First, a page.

This 152-line poem is non-stanzaic and is written in tetrameter couplets except for the first ten lines, which are alternating trimeters and pentameters. It is a companion piece to the slightly longer “Il Penseroso,” with which a detailed comparison must necessarily be made.
“L’Allegro” means “the cheerful man,” and the poem describes, in pastoral terms and in his own voice, the idyllic day of such a man in the countryside. It begins with the sun rising and takes the man through the pleasures of the day until the countryfolk’s bedtime. After that, the man goes to the city and enjoys his evening in more sophisticated literary company.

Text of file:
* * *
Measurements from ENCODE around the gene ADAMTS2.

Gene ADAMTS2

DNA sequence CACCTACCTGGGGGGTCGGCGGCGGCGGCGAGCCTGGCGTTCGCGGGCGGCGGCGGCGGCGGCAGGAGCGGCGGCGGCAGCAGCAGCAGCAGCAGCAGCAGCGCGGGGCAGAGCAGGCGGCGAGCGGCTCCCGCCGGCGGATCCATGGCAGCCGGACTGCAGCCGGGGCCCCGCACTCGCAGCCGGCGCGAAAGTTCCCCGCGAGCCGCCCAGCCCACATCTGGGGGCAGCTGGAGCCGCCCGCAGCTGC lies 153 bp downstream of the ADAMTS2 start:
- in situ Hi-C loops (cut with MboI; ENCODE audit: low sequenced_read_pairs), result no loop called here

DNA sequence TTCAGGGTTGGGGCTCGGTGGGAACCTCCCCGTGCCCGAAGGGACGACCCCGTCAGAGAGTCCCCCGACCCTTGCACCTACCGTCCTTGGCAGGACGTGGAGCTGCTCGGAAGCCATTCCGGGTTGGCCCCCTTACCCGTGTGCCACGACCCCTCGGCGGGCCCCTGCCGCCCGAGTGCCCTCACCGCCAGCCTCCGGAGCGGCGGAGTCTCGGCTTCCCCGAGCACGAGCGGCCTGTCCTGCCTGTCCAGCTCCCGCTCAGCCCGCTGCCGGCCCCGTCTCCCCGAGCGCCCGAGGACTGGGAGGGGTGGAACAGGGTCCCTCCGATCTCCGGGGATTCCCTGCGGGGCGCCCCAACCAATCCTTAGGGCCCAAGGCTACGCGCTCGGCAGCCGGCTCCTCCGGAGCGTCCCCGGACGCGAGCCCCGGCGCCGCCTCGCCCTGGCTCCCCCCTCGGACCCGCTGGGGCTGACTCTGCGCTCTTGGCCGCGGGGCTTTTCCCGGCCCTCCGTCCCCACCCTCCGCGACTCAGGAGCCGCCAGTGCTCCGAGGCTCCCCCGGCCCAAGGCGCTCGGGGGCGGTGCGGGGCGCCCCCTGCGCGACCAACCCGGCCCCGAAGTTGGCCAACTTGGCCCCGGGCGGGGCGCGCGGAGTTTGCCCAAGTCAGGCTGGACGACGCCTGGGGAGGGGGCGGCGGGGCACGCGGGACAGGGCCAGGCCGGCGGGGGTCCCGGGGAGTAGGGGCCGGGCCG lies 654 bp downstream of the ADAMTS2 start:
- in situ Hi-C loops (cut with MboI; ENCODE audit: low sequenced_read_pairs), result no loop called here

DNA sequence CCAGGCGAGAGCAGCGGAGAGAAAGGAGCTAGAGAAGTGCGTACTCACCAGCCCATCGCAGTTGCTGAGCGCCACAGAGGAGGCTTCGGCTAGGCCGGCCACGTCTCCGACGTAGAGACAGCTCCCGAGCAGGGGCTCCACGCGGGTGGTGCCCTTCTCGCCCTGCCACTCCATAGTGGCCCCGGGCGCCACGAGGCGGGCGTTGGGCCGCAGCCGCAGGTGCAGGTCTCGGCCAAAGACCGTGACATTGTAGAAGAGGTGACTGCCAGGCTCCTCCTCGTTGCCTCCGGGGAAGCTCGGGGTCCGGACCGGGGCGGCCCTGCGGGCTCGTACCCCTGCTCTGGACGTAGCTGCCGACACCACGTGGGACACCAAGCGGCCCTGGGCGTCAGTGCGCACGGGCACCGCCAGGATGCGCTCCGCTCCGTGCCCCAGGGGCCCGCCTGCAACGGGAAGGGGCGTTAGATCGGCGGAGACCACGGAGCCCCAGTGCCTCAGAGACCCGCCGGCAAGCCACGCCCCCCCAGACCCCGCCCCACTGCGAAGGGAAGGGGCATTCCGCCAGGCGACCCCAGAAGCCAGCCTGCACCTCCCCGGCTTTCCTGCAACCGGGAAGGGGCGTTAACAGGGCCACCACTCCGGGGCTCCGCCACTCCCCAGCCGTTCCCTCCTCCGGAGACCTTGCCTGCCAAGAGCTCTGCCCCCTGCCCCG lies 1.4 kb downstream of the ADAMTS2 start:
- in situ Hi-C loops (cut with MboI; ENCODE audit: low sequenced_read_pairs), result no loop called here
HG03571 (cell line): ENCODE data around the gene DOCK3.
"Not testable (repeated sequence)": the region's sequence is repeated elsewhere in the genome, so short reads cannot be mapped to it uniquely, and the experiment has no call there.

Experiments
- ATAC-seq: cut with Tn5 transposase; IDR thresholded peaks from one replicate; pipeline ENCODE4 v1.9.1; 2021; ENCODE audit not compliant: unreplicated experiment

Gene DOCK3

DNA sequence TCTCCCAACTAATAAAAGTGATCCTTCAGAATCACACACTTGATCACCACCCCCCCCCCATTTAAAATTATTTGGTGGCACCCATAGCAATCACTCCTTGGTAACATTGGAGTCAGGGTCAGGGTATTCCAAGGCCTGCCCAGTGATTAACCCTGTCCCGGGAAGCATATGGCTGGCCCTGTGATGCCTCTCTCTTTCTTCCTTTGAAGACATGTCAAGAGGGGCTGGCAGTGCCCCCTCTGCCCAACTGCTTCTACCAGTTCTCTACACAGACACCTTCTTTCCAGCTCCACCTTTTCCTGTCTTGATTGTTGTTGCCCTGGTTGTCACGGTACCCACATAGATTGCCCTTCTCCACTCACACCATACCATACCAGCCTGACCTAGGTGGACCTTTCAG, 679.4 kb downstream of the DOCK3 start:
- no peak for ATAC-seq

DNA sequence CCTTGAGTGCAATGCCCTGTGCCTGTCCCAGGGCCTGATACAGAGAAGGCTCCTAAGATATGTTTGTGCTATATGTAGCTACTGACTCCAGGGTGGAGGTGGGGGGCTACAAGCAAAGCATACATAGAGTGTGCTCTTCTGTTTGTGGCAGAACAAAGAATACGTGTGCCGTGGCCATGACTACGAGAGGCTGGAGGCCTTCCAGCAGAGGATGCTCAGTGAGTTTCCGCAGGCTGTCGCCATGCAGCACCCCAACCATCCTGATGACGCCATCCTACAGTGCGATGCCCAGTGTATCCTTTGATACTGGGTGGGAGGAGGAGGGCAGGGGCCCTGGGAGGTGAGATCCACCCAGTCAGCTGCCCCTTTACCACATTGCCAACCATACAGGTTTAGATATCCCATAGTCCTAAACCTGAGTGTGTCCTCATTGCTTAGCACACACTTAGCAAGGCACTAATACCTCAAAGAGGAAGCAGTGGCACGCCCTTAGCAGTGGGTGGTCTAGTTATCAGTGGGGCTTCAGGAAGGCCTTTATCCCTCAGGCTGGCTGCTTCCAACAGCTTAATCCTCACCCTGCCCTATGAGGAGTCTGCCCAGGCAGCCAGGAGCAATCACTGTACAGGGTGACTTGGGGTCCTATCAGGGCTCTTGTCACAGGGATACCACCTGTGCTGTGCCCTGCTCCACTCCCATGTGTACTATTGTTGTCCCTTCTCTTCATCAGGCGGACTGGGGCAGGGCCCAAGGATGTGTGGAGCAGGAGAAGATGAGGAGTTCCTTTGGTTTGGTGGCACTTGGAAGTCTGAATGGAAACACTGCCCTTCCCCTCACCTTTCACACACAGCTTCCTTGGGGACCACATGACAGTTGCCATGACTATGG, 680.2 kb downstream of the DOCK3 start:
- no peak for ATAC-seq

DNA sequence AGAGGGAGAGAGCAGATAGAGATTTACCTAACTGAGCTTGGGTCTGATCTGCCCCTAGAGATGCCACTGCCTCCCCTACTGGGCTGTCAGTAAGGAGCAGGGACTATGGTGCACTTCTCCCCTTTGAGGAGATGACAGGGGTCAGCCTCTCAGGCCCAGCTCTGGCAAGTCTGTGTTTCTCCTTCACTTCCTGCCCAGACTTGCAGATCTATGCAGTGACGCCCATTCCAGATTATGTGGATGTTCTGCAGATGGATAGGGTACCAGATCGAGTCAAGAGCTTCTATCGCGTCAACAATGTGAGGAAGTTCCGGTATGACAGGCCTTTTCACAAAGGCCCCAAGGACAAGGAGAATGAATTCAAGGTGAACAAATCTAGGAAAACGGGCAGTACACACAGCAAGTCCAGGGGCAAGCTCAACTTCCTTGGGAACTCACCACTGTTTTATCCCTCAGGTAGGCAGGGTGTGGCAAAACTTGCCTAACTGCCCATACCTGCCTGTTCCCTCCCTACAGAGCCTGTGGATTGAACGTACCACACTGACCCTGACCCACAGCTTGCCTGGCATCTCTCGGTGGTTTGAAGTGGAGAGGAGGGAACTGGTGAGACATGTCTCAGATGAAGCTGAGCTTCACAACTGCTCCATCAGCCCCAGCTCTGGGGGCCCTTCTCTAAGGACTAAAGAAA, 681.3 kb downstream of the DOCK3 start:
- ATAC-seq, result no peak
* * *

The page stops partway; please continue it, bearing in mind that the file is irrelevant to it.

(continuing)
The poem actually begins, however, with an invocation against “loathed Melancholy,” personified as a horrific creature and seen as a state bordering on madness. In place of this monster, the cheerful poet welcomes Euphrosyne, or Mirth, who, mythologically, was the daughter of Venus and Bacchus, or perhaps of Zephyrus (the west wind) and Aurora (the dawn). As neither loving nor drinking figures significantly in the poem, it must be inferred that John Milton prefers the latter, less well-known genealogy. He invites Mirth, together with “the Mountain Nymph, sweet Liberty,” to take him as one of her followers, to live “in unreproved pleasures free.”
The remainder of the poem is more a pastoral fantasy of what such a day spent in Mirth’s company would be like than an actual...
(The entire section is 481 words.)